- Unison technology gives you the tone of the world's most sought-after mic preamps - including their impedance, gain stage "sweet spots", and component-level behaviors. Compatible VST, RTAS, or AAX 64 plug-in host DAW software
- Runs UAD Powered Plug-Ins via VST, RTAS, and AAX 64 i8n all major DAWS. Includes the "Real-time Analog Classics" UAD plug-in bundle. All other plug-ins are sold separately via the UA Online Store. All trademarks are property of their respective owners.
- 2 premium mic/line preamps, 2 line outs, front panel Hi-Z instrument input and headphone out, 2 digitally controlled analog monitor outs for full resolution at all listening levels, up to 8 channels of additional digital input via Optical connection
2. Focusrite Saffire Pro 14 (8-in/6-out)
This is one of my favorite interfaces of all time, and I like it for a couple of reasons:
You get high-end features at a reasonable price, come bundled with an 8-in/6-out Firewire interface with two astonishing Focusrite Mic preamps, XLR combo inputs (for balance input), line and instrument ins, and to sum all, you get an onboard DSP mixer that optimizes performance.
If you are a newbie and you're just getting started with a suite of plugins, then you would find the latest version of the Focusrite plug-in suite useful, the suite includes Reverb, Compression, Gating, and EQ - both VST and AU compatible.
That's not all. You also have an additional plugin packed with Saffire Pro - Xcite, which features lots of royalty-free loops, and a soft synth to start making music right away.
In cases where you need to upgrade your connectivity, you can go from firewire to Thunderbolt with an adapter.
- 8 -input/6-output
- Xcite+ software bundle
- 8 in/6 out FireWire audio interface with 2 Focusrite mic preamps
- High-quality 24-bit/96kHz FireWire interface
- Saffire MixControl ultra-low-latency DSP mixer/router
- Midnight Plug-in Suite (RTAS/AU/VST), Red 2 & Red 3 Plug-in Suite (AAX/AU/VST), and the Softube Time and Tone Bundle upon registration
- Xcite+ software bundle
3. Focusrite Scarlett (2-in/2-out)
Haha! One of the most used home studio interfaces in the world due to its portability and achieving great sound right out of the box.
You would love how this seamlessly integrates with Fl studio, a stunning conversion, and sample rates up to 192kHz / 24 bit-perfect for recording two mics at once. No worries with the Mic part, you have two natural-sounding Scarlett mic preamps and the same sound quality and digital conversion as the rest of the Scarlett range.
If all you need is a compact audio interface you can use on the go, and you don't need a lot of I/O's, I strongly recommend this audio interface for your Fl setup. It would serve you well.
Who is this recommended for? - Beginner Studio who isn't too concerned about more I/O, or who isn't interested in connecting multiple instruments at once.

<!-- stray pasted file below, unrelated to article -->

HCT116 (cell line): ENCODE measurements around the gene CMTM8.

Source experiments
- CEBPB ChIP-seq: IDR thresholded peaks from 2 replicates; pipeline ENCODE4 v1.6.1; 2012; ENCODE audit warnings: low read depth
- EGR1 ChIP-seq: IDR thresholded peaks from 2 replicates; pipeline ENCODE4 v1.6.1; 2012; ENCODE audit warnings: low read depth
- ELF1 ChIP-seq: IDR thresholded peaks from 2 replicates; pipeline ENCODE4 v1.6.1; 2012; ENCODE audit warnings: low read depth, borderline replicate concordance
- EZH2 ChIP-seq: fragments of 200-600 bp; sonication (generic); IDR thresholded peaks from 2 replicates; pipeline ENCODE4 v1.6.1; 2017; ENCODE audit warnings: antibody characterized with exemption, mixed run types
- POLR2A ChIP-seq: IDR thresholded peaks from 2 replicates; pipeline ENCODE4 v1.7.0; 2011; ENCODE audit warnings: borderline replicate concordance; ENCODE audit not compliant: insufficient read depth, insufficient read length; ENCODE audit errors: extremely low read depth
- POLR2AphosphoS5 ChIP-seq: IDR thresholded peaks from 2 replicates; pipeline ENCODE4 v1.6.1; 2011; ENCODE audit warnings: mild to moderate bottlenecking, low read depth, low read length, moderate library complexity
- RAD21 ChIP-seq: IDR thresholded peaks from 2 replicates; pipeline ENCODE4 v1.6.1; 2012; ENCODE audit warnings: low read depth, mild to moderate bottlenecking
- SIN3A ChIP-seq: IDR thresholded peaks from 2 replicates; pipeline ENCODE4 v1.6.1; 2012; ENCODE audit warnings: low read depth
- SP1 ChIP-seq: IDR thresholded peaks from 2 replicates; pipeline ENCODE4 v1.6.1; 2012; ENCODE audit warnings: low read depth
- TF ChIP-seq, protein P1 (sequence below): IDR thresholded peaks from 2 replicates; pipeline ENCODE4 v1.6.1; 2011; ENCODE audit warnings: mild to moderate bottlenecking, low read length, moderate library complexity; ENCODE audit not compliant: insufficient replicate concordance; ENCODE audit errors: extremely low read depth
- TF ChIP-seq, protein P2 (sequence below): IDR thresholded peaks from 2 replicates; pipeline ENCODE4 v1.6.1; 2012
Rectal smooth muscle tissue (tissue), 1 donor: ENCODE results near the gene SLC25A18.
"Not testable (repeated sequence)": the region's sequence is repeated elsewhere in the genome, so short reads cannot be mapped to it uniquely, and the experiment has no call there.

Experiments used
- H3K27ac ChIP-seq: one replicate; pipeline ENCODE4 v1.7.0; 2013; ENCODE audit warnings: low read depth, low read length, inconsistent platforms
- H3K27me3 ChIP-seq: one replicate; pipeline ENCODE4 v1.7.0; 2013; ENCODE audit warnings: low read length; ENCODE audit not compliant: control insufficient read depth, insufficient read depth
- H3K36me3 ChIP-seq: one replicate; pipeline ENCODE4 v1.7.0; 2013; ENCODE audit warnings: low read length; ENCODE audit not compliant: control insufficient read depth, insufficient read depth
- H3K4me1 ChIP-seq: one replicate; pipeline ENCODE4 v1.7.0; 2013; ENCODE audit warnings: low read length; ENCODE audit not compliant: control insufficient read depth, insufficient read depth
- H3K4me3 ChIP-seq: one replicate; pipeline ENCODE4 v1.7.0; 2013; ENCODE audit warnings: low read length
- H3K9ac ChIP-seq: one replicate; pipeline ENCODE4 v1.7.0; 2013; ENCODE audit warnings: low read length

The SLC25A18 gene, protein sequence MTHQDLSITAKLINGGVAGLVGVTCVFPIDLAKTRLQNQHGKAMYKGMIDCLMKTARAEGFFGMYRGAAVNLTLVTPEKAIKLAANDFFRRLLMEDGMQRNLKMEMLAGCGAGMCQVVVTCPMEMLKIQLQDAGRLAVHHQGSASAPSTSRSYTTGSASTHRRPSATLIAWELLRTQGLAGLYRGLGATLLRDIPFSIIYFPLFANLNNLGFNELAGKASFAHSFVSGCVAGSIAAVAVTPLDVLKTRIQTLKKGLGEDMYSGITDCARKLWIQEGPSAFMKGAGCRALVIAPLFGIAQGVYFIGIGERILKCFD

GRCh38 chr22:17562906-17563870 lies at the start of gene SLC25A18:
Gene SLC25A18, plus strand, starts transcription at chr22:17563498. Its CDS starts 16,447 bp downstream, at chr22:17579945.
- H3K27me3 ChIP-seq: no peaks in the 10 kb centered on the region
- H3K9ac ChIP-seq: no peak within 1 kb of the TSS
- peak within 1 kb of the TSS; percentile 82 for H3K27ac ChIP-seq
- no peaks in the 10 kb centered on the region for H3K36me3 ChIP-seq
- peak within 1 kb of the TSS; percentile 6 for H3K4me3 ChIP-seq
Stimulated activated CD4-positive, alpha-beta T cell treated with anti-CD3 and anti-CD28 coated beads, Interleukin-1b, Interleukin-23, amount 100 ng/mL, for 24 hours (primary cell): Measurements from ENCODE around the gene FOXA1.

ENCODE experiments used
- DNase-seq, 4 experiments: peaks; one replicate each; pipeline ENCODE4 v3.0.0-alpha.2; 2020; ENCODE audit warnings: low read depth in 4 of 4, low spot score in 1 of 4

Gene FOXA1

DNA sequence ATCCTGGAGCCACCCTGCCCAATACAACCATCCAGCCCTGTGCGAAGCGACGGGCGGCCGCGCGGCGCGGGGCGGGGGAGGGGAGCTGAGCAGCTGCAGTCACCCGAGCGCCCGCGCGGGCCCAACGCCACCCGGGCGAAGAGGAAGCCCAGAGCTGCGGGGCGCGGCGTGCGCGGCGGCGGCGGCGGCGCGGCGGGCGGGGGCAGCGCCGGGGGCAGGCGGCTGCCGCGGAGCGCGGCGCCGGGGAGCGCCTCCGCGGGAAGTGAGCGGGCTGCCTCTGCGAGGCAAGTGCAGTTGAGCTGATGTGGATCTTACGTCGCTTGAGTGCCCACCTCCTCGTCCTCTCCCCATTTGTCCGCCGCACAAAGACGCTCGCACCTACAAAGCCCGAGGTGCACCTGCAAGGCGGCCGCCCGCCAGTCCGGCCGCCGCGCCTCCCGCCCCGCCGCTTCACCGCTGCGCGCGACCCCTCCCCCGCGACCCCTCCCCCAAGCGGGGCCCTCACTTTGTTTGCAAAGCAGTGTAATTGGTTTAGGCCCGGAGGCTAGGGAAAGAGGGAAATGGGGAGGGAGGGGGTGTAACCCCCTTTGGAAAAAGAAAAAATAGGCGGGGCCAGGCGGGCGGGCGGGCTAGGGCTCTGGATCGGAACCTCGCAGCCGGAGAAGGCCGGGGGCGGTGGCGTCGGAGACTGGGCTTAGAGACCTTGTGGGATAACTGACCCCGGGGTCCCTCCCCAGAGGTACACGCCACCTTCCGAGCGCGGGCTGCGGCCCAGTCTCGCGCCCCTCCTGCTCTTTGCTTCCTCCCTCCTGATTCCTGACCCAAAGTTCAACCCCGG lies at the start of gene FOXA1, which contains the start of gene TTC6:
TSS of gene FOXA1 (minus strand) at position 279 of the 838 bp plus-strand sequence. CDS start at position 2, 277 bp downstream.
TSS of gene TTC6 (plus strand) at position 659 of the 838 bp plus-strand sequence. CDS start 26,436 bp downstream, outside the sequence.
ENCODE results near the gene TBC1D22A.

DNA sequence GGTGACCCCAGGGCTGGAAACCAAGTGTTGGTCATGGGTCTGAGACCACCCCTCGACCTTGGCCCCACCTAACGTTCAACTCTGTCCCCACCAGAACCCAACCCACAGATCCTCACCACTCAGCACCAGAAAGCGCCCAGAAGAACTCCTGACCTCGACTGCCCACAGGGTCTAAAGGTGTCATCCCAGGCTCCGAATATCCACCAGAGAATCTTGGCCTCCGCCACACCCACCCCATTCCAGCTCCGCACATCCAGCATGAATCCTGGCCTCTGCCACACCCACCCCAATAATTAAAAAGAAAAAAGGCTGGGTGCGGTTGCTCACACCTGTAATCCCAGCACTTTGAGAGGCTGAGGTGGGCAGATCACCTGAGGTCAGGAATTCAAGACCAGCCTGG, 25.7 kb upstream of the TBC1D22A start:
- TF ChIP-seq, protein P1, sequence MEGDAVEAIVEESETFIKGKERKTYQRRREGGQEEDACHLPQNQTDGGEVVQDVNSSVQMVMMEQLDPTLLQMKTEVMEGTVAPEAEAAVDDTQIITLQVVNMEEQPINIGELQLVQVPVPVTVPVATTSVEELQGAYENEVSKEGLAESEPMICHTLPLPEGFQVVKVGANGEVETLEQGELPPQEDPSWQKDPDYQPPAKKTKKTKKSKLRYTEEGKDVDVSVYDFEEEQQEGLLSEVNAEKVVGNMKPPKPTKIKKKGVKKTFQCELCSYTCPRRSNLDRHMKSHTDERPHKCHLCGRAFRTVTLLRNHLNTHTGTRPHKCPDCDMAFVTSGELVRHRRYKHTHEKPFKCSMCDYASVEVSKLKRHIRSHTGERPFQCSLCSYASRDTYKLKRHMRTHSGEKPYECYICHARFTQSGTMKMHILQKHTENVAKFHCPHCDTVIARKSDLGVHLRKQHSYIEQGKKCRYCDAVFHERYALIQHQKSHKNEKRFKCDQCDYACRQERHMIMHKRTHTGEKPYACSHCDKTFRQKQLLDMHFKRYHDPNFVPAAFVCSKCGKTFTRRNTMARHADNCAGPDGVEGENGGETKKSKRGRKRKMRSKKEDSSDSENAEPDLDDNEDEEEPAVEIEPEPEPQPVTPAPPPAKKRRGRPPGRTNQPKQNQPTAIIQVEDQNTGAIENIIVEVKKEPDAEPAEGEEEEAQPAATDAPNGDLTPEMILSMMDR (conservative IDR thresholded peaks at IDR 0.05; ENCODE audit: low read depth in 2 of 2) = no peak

- 2 -input/2-output
- No ADAT option
- USB bus-powered
- Compatible with Windows 7 or higher, and Mac OS X 10.10
- Two natural-sounding Scarlett mic preamps with plenty of even gain; two instrument inputs, 1/4-inch balanced jack outputs to connect professional studio monitors; one headphone output with gain control
- Class-leading conversion and sample rates up to 192kHz / 24 bit; super-low roundtrip latency for using your plug-ins in real time without the need for DSP
- LIMITED TIME OFFER: FREE Venomode DeeQ, Maximal 2, and Pivot, plug-ins upon registration and download.
- Includes Pro Tools | First Focusrite Creative Pack and Ableton Live Lite, Softube Time and Tone Bundle, Focusrite’s Red Plug-in Suite, 2GB of Loopmasters samples, Choice of one free XLN Addictive Keys virtual instrument, all available via download upon purchase and registration
- Compatible with Windows 7 and higher, and Mac OS X 10.10 and higher. Frequency response - 20 Hz - 20 kHz ± 0.1dB. Supported Sample Rates: 44.1 kHz, 48 kHz, 88.2 kHz, 96 kHz, 176.4 kHz, 192 kHz. Focusrite now offers a 3-Year Warranty on this and all other Focusrite products.
4. Audient iD14 (10-in/14-out)
Audient iD14 provides you with high-performance conversion and a sample rate of up to 24bit/96khz. It has a few more ins and outs than most of the recommended interfaces on this page, and the most interesting thing is that you can expand the input with ADAT in, giving you an extra layer of 8-Channel.
Rugged and designed with two Audient console mic preamps, and Burr-Brown converter technology. That's not all. You have an option for user-defined function keys; customized the way you like, and make it the hub of your studio
Who is this recommended for? - Beginner and Professional Studios who would love to start with more inputs, and expand if necessary with the ADAT option.
- 10 -input/4-output + 2 Mic Preamps
- ADAT for more input expandability
- USB 2.0 bus-powered
- Compatible with Windows 10 & macOS High Sierra
- 10-in/4-out USB Desktop Audio Interface with 2 Class A Mic Preamps
- Burr-Brown Converters
- 8-channel ADAT Input
- JFET DI
5. PreSonus AudioBox (2-in/2-out)
If you are familiar with Studio One DAW, then you should be on the lookout for this one, as Presonus themselves are developing it. Decent-priced audio interface packed with lots of amazing features and free tools.
It is a 24-bit resolution device and has a high-quality sampling rate of 44.1 and 48KHz. The new version goes all the way to 96 kHz - which makes it ideal for recording instruments, and vocals.
One of the features I love about PreSonus AudioBox is the Asio Compatibility, which means a significant performance advantage when running FL Studio.
- 2-input/2-output channel
- No ADAT option
- USB 2.0 bus powered
- Bus-powered USB audio and MIDI interface
- 24-bit resolution, 44.1 and 48 kHz sampling rate
- 2 combo mic/instrument inputs with high-performance, low-noise, high-headroom mic preamplifiers
- Zero-latency analog monitoring
- Includes free download of Studio One 3 Artist DAW software and 6+ GB of third-party resources after product registration
- Compatible with almost all recording software for Mac- and Windows
One Last Thing!
I hopefully guided you through buying a better interface for Fl Studio, and I gave you some insight on how to choose an audio interface that fits your need, the next thing you need to do is to set up and start using your interface.
If you are using Focusrite Scarlett together with Fl Studio, you can check how to get it set up in this guide - How To Use Focusrite USB Audio Interface With Fl Studio.
If you aren't familiar with or don't know much about setting up an interface, use the manual (it's made to guide you), or drop your comment, and I'll help you out hopefully.
Good luck with good music, and I hope to see you at the top.